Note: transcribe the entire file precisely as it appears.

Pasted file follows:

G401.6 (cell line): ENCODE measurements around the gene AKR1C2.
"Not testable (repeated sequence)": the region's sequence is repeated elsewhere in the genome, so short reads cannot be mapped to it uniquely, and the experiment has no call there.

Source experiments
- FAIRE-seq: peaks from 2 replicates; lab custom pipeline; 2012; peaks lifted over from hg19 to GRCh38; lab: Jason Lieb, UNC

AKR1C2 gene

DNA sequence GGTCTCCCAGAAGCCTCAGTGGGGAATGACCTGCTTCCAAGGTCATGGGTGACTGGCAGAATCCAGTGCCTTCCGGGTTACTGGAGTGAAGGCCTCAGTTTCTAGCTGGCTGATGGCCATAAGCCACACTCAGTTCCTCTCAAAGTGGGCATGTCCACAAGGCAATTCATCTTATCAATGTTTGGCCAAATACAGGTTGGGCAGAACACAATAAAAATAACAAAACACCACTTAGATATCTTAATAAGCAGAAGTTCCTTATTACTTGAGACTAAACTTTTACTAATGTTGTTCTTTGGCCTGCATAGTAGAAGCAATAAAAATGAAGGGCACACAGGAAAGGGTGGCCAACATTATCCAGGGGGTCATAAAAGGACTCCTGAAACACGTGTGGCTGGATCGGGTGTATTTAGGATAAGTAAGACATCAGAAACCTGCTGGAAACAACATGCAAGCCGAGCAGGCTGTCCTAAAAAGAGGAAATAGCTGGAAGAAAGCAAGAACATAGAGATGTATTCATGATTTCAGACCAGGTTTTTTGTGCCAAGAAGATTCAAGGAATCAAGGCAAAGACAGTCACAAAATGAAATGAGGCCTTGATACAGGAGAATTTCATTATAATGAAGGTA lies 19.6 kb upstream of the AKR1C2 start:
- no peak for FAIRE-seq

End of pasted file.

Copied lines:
G401.6 (cell line): ENCODE measurements around the gene AKR1C2.
"Not testable (repeated sequence)": the region's sequence is repeated elsewhere in the genome, so short reads cannot be mapped to it uniquely, and the experiment has no call there.

Source experiments
- FAIRE-seq: peaks from 2 replicates; lab custom pipeline; 2012; peaks lifted over from hg19 to GRCh38; lab: Jason Lieb, UNC

AKR1C2 gene

DNA sequence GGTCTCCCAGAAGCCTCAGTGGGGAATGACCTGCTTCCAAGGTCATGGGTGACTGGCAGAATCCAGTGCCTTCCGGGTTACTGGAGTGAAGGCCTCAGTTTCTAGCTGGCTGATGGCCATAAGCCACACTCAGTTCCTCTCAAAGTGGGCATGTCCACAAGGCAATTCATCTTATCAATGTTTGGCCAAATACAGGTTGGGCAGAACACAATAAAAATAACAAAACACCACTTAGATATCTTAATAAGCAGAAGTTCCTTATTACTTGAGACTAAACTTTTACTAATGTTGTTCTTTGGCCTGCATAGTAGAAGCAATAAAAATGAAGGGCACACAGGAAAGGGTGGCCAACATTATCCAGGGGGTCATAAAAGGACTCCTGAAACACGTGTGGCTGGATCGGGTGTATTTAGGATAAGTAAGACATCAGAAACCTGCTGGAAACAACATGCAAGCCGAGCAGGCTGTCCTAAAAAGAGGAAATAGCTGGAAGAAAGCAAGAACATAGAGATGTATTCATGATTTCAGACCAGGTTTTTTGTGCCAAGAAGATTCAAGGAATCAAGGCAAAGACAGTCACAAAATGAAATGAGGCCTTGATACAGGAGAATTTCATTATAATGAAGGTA lies 19.6 kb upstream of the AKR1C2 start:
- no peak for FAIRE-seq